On September 16, practically at nightfall, while the hurricane started to disintegrate on U.S. soil and to lose the already diminished force of its winds, Ana stopped caressing our dog and, a few minutes later, stopped breathing. She was at last resting, I’d like to think, in eternal peace. 

In due time you will understand why this story, which is not the story of my life (although it also is), begins as it does. And although you still don’t know who I am or have any idea what I’m going to tell you, perhaps you will have understood something: Ana was a very important person to me. So much so that, to a large degree, it is because of her that this story exists— in black and white, I mean.

Havana Fever by Leonardo Padura

The symptoms hit him suddenly, like a voracious wave sweeping a child off a quiet shore and dragging him into the depths of the sea: a lethal double blow to the stomach, numbness that turned his legs to jelly, a cold sweat on his palms and, above all, the searing pain, under his left nipple, which accompanied every single hunch he’d ever had. 

As soon as the doors to the library slid open, the smell of old paper and hallowed places floating in that mind-blowing room overwhelmed him. In his far-off years as a police detective, Mario Conde had learnt to recognize the physical signs of his situation-saving hunches: he must have been wondering if he’d ever experienced such a powerful flood of sensations.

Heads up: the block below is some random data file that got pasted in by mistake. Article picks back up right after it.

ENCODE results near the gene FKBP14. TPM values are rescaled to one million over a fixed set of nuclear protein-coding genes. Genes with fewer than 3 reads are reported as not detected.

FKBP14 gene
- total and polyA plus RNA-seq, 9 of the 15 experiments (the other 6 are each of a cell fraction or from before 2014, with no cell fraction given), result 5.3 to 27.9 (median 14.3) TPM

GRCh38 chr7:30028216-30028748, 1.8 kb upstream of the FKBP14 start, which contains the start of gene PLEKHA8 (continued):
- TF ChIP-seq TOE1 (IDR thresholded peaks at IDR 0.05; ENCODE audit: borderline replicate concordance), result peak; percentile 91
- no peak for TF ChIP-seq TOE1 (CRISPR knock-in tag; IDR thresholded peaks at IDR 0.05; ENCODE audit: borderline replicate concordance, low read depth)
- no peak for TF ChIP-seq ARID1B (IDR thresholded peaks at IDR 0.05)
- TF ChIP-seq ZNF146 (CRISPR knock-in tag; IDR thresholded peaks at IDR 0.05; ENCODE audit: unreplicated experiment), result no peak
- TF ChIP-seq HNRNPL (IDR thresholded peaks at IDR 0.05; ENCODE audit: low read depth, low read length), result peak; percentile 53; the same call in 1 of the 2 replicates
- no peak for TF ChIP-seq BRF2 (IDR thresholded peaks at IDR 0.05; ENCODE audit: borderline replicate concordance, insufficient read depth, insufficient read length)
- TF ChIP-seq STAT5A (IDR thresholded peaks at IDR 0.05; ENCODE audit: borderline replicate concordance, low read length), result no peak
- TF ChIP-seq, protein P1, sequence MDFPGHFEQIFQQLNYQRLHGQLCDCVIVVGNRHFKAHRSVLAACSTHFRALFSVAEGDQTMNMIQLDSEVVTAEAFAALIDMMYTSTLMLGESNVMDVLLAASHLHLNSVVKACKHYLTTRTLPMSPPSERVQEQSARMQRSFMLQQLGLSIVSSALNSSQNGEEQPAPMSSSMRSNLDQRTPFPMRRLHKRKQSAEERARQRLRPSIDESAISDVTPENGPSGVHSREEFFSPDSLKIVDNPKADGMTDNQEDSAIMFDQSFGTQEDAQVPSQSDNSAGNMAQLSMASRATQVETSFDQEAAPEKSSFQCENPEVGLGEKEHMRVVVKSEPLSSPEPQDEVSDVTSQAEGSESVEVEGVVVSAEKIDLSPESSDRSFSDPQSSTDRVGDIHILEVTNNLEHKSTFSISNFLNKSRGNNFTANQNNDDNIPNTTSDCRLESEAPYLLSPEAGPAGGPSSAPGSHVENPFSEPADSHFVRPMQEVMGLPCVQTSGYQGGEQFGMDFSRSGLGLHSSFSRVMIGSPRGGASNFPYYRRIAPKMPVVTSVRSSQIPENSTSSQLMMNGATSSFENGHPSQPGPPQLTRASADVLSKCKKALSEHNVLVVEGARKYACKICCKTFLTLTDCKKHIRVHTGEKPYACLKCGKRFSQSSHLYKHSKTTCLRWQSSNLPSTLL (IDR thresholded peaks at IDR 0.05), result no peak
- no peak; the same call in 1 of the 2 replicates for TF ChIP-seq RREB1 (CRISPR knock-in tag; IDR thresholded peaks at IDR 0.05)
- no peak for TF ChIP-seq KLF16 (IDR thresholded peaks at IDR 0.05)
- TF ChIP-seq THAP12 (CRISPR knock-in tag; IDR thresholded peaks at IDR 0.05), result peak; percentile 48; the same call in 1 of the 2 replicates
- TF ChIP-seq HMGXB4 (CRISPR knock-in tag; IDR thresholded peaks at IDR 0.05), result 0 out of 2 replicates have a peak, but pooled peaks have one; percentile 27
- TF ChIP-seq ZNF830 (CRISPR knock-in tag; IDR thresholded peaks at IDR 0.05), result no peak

Initially he was all set to be ruthlessly logical, and tried to persuade himself that it was pure chance he’d come across that shadowy, decaying mansion in El Vedado: an unusual stroke of good fortune for once had deigned to come his way. But a few days later, when corpses old and new stirred in their graves, the Count began to think that no margin for coincidence existed, that it had all been dramatically prepared, like a stage set up for a performance that only his disruptive entrance could trigger.  

Ever since he’d left his job as a criminal investigator, more than thirteen years ago, and devoted himself body and soul – at least as much as his battered body and increasingly enfeebled soul allowed – to the dicey business of buying and selling books, the Count had developed an almost canine ability to track down prey that would guarantee, sometimes in surprisingly generous quantities, his supply of food and alcohol. Whether for good or for evil – he couldn’t decide which – his departure from the police and forced entry into the world of commerce had coincided with the official declaration that Crisis had hit the island – a galloping Crisis that would soon dwarf all previous versions. The perennial, interminable periods of austerity the Count and his contemporaries had faced for decades now started to seem, in the course of inevitable comparisons and tricks of memory, like days of plenty or nameless mini-crises, with no right to awe-inspiring personification by capital letter.